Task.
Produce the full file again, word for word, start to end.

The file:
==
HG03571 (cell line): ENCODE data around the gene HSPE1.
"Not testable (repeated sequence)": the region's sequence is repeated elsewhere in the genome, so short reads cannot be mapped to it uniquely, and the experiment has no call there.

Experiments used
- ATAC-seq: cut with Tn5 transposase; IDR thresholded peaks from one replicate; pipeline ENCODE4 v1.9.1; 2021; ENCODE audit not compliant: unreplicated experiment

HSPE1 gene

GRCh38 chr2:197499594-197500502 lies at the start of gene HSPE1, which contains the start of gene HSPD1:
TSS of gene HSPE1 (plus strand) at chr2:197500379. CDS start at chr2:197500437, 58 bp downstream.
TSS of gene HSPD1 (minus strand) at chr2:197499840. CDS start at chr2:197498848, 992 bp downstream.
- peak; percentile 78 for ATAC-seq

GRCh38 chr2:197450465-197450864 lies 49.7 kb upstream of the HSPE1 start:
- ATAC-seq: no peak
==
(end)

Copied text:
HG03571 (cell line): ENCODE data around the gene HSPE1.
"Not testable (repeated sequence)": the region's sequence is repeated elsewhere in the genome, so short reads cannot be mapped to it uniquely, and the experiment has no call there.

Experiments used
- ATAC-seq: cut with Tn5 transposase; IDR thresholded peaks from one replicate; pipeline ENCODE4 v1.9.1; 2021; ENCODE audit not compliant: unreplicated experiment

HSPE1 gene

GRCh38 chr2:197499594-197500502 lies at the start of gene HSPE1, which contains the start of gene HSPD1:
TSS of gene HSPE1 (plus strand) at chr2:197500379. CDS start at chr2:197500437, 58 bp downstream.
TSS of gene HSPD1 (minus strand) at chr2:197499840. CDS start at chr2:197498848, 992 bp downstream.
- peak; percentile 78 for ATAC-seq

GRCh38 chr2:197450465-197450864 lies 49.7 kb upstream of the HSPE1 start:
- ATAC-seq: no peak